( Originally Published 1930 )
Relaxation and sleep are the perfectly natural reaction after exertion and the fatigue following the constant daily resistance of the life-force. From seven to ten hours sleep are required by the human being, varying with the age, occupation and health of the individual. People, who relax systematically while employing the Indian system in their work, exercise, or play, require less sleep than people who do not understand its scientific uses of posture, relaxation, and muscular control. Proper breathing and diet also increase the natural resistance while the mental attitude governs all. Habit is a strong factor. It is easy to be lazy and sleep too much. Time wasted in oversleeping can-not be made up. Too much sleep is enervating.
Darkness and quiet are the natural environment for restful sleep, especially for nervous people, invalids, and children.
Do not face a bright light, the sun or moon.
The hours between ten P.M. and five A.M. are the best for sleeping; the vitality is lowest at this time. If need be, sleep earlier, and later. Too little sleep does not permit the body to readjust itself to the reception or the resistance of life-force or perform the necessary chemical adjustments.
Sleep out of doors if possible and practicable. Do not fear the night air—it is full of oxygen and life—and the only air there is at night. Arrange for proper protection against cold, wind, rain, or snow. Flannelette sheets and pillow slips add to the comfort in cold weather as do flannel gown, cap, and socks. The vitality is naturally low at night and, as the major part of the blood is said to center in the small of the back, the extremities may easily feel cold. It is almost impossible to relax when thoroughly chilled. It uses up energy to keep warm. Use light-weight but sufficient covering. This is largely a matter of habit. Heavy non-porous bedding keeps the invisible gases and perspiration close to the body and tends to reabsorption, which is not healthful.
If you sleep indoors be sure to ventilate the room well, providing for a free circulation of fresh air. The room should be given a thorough air-bath before retiring, especially if a stove or lamp has been consuming the oxygen, or if people have been sitting in the room. (Their body odors and gases pervade the air). Air out all cigar or cigarette smoke; the fumes of tobacco are poisonous and the smoke injurious to the eyes and lungs.
The Indian heads north and south, to be in line with the earth's currents. If you will face west, with the setting sun upon retiring you will, in all probability, find yourself facing the rising sun in the east upon waking—if you are very normal. You may notice too that you are breathing through a different nostril ! Indians attach significant meanings to these apparently minor details but they are capable of exhibiting unusual powers.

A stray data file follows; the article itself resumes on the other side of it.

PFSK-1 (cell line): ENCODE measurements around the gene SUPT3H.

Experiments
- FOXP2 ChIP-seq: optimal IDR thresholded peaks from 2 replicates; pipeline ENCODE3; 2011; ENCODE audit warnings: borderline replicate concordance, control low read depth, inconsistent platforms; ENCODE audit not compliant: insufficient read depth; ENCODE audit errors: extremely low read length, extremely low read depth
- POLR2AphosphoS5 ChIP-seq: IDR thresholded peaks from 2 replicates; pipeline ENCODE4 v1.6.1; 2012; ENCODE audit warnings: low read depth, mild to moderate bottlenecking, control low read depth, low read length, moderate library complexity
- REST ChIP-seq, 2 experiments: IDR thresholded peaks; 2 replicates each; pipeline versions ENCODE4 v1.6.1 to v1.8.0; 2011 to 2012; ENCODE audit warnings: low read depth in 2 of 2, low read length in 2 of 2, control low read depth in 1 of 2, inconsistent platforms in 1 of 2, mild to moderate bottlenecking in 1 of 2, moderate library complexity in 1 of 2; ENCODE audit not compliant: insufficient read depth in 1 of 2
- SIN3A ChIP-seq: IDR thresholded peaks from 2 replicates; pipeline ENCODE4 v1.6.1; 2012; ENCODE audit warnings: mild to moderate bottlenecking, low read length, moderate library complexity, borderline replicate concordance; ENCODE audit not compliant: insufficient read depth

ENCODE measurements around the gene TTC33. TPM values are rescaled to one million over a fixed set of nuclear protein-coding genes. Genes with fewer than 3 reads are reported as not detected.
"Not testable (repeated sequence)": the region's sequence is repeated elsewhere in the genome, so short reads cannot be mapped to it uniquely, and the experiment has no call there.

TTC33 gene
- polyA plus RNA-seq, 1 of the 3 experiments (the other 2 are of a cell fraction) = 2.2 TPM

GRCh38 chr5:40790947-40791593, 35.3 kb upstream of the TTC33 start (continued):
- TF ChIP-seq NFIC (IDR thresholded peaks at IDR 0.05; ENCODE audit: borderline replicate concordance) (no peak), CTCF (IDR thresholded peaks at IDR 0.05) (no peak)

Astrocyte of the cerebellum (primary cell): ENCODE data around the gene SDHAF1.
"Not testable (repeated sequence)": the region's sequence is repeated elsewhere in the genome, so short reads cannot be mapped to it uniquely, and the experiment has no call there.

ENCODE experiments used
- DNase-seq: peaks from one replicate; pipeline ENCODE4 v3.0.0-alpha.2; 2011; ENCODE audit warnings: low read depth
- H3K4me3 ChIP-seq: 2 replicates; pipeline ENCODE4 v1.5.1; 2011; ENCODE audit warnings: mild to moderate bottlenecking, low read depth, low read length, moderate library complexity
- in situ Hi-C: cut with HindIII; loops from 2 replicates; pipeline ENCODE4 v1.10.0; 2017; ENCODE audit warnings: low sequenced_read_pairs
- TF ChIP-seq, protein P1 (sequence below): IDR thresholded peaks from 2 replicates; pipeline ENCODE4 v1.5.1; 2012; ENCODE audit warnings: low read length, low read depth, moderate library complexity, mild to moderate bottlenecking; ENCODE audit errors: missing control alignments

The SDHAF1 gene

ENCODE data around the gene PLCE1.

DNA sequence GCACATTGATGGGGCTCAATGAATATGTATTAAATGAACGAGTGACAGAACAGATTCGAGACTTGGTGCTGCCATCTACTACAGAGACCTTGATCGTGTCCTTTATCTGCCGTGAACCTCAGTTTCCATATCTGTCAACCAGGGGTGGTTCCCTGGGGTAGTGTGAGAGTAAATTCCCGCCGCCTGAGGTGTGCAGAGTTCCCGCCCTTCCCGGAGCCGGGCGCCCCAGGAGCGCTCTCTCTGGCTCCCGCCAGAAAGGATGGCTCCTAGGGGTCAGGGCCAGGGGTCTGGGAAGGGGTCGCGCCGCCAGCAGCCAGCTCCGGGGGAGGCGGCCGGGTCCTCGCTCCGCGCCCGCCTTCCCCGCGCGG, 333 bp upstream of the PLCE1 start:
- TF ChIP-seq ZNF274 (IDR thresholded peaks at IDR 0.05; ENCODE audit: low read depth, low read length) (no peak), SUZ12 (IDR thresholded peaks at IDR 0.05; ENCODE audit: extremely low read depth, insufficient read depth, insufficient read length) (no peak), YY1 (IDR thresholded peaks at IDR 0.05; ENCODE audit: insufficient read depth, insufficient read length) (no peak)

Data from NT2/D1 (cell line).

Beware of cramped positions. Habits of posture during rest or sleep frequently prohibit free circulation and tense the nerves. When muscles are cramped or tensed, the subject is more susceptible to noise and irritating vibrations. Internal organs, cramped, twisted, or pressed upon, cannot function efficiently during sleep. The posture should be easy, on the side or back, the legs not drawn up too much and the arms not over the head. Always relax and test your relaxation. It is impossible to obtain the full benefit of sleep with inflexible muscles, a rigid spine, or tensed nerves.
Above all, avoid too strenuous mental exertion just before retiring. If you would sleep peacefully do not engage in an argument or tiresome discussion or give way to emotional excitement. Give no place in your mind to envy, malice, or any of the lower emotions. Complete cessation of all mental activity is necessary. Eradicate all sense of fear with knowing and thinking only of peace, happiness, love and confidence in the Father. Like the Indian, give yourself over to the care of the Perfect Protection.
The Indian has a way of going over each event of the day, men-tally, just before dropping off to sleep. He allows the panorama of "his day" to unfold itself before his mental vision, in retrospect, beginning at the dose and reeling off like a bit of motion-picture film to its beginning. In this way he is frequently able to revert effect to its cause and get a better understanding. It is a splendid idea, for, by correcting the thoughts and behavior, by acknowledging to oneself the mistakes of the day and by trying to realize wherein one, might have done better, there is a natural, steady growth and improvement. This procedure has a marvelous effect upon the building of character and serves to draw forth potential possibilities and powers during sleep. This was also a favorite practice with the ancient Greeks ; Pythagoras always required it of his pupils.
If thus we would plan how to improve upon our behavior next time, and, without worrying about it, dismiss the matter from our minds, sleep would come more easily. Turn a deaf ear to all noises that you cannot hinder without interfering with the other fellow's rights, acquire the mental attitude that they cannot disturb you, and make up your mind to sleep—that is what you went to bed for! Think peace, poise, rest, and confidence within, and—use your will power. Breathe rhythmically, keeping the body and mind thoroughly pliable and flexible. Radiate peace with each breath and send forth love and sympathy to a suffering world that needs even your little benediction.